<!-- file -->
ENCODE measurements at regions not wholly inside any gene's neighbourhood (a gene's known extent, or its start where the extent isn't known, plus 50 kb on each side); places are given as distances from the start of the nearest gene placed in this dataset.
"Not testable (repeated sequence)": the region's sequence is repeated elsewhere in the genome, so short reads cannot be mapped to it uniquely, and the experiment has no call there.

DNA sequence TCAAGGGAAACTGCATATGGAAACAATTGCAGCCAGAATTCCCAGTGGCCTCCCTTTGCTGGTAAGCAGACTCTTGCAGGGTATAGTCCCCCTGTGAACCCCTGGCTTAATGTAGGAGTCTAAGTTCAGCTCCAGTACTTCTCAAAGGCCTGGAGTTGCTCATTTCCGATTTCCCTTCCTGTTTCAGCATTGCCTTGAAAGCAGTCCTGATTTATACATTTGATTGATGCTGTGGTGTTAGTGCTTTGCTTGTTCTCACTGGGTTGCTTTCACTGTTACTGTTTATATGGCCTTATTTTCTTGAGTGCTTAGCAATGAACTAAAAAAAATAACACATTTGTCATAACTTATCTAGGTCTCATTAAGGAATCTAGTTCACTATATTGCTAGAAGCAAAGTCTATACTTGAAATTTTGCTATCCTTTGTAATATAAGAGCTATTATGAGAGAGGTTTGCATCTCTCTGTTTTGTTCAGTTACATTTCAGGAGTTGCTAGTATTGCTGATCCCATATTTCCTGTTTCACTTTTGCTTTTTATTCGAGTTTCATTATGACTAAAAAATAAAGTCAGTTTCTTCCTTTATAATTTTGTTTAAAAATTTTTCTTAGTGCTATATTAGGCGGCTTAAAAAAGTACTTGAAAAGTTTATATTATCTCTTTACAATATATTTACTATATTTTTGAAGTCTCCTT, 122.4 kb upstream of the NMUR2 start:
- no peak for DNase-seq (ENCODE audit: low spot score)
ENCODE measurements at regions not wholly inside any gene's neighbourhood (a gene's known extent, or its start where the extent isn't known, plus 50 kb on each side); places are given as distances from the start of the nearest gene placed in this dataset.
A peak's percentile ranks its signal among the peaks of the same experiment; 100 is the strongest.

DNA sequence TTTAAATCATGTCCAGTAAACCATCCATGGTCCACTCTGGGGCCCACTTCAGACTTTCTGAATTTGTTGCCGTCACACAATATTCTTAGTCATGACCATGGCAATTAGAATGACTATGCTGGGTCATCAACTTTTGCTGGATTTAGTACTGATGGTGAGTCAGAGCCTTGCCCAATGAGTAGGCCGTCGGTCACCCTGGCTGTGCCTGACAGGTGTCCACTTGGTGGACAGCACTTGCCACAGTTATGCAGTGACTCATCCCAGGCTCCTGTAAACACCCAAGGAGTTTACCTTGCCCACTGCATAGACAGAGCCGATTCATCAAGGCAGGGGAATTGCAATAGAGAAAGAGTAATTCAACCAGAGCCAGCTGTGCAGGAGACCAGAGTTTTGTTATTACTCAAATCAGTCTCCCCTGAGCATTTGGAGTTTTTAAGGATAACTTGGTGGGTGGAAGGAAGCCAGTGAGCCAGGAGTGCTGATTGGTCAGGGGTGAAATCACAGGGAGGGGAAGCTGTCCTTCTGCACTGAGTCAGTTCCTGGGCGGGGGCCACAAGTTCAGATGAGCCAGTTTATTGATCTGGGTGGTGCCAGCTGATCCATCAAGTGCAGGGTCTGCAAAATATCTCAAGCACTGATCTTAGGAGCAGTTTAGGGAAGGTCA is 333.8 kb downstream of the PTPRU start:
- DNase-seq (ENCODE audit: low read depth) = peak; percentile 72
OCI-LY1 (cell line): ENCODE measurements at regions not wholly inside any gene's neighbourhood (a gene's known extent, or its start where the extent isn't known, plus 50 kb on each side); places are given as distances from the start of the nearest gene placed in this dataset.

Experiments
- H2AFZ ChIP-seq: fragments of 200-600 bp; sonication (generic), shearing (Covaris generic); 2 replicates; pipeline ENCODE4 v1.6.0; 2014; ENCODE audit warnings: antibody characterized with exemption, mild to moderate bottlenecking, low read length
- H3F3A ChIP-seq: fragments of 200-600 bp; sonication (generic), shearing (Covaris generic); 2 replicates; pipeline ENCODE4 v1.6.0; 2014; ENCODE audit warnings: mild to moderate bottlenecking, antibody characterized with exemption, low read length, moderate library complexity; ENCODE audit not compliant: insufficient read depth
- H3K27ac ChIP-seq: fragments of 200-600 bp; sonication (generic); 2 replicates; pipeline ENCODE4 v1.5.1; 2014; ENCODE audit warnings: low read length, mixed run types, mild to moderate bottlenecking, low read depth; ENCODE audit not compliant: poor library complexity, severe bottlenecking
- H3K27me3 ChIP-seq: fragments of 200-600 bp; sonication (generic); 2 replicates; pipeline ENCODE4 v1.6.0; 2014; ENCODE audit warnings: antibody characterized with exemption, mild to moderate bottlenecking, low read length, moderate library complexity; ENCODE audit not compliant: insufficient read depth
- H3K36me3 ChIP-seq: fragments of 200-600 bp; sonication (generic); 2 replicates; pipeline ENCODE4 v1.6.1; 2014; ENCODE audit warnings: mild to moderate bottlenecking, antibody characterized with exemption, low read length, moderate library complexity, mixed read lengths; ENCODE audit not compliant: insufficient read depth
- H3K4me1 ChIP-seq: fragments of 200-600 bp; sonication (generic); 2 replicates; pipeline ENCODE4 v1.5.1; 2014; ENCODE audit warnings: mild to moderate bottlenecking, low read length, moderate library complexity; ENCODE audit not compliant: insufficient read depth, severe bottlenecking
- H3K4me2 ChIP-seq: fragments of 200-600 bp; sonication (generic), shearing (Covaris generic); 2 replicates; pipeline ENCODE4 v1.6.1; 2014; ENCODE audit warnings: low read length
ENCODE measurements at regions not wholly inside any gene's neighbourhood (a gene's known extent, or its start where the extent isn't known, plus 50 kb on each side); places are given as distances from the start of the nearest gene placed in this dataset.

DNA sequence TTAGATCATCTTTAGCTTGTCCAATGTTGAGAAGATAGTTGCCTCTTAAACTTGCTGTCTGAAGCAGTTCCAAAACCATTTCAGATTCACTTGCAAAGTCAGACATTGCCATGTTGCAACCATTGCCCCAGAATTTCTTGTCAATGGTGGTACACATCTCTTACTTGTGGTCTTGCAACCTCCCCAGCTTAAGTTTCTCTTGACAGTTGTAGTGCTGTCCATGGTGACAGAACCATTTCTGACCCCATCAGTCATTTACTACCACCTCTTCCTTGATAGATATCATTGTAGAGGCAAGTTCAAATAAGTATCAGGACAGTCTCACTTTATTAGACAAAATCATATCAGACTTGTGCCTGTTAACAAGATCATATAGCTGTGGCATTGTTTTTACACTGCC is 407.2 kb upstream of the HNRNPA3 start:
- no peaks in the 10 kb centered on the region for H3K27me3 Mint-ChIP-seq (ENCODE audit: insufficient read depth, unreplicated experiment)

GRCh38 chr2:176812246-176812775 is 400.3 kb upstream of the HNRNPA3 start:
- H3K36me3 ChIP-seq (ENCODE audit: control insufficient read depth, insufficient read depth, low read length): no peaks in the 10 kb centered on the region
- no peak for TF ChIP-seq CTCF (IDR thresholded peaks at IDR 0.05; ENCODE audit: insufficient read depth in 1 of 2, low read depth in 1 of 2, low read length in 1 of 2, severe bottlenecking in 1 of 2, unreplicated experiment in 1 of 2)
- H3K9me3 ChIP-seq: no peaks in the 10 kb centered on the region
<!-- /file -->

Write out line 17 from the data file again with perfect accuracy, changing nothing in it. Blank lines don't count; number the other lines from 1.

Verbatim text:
- H3K4me2 ChIP-seq: fragments of 200-600 bp; sonication (generic), shearing (Covaris generic); 2 replicates; pipeline ENCODE4 v1.6.1; 2014; ENCODE audit warnings: low read length